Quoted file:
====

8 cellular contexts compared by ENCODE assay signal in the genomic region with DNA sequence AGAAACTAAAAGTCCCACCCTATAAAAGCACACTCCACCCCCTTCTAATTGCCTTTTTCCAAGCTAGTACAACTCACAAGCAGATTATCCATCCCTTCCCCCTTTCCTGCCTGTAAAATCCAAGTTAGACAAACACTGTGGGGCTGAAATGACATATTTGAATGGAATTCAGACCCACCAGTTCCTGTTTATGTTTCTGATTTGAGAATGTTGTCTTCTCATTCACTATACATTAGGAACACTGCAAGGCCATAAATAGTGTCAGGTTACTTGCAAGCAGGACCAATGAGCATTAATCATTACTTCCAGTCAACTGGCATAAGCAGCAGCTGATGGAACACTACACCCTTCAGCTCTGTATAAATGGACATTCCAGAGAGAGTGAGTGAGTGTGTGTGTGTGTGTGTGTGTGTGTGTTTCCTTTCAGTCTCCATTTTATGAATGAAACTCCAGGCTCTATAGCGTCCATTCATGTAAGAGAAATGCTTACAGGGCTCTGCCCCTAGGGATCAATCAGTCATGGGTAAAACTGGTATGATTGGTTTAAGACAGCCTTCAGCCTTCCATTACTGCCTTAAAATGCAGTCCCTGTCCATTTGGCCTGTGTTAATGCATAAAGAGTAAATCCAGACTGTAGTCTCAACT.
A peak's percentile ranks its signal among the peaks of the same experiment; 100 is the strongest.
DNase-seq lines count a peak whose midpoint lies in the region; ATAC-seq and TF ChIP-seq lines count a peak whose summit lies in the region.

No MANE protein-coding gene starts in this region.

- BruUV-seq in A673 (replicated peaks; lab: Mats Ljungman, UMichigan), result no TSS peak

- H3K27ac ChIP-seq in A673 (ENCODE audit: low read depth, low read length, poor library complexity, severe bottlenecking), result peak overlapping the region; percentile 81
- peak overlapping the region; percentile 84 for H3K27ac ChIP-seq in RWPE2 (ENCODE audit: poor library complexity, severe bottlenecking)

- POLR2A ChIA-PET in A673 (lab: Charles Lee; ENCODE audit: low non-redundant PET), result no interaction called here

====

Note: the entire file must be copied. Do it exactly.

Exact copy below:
8 cellular contexts compared by ENCODE assay signal in the genomic region with DNA sequence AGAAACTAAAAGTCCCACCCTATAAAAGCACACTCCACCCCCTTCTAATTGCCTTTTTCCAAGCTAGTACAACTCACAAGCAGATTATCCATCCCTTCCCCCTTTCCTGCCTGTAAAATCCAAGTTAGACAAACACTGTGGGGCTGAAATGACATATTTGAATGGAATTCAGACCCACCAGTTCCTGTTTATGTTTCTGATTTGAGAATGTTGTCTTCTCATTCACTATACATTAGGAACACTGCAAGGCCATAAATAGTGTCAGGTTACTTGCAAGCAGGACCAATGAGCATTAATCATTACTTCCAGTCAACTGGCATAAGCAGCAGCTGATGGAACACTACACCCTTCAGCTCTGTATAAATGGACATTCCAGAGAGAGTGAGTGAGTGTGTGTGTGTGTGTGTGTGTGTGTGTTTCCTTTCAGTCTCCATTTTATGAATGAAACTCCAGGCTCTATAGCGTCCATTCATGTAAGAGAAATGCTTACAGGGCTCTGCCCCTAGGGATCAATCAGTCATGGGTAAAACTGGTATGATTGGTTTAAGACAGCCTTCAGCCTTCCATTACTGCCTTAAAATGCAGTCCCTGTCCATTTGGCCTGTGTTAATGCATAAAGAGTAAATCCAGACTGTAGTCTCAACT.
A peak's percentile ranks its signal among the peaks of the same experiment; 100 is the strongest.
DNase-seq lines count a peak whose midpoint lies in the region; ATAC-seq and TF ChIP-seq lines count a peak whose summit lies in the region.

No MANE protein-coding gene starts in this region.

- BruUV-seq in A673 (replicated peaks; lab: Mats Ljungman, UMichigan), result no TSS peak

- H3K27ac ChIP-seq in A673 (ENCODE audit: low read depth, low read length, poor library complexity, severe bottlenecking), result peak overlapping the region; percentile 81
- peak overlapping the region; percentile 84 for H3K27ac ChIP-seq in RWPE2 (ENCODE audit: poor library complexity, severe bottlenecking)

- POLR2A ChIA-PET in A673 (lab: Charles Lee; ENCODE audit: low non-redundant PET), result no interaction called here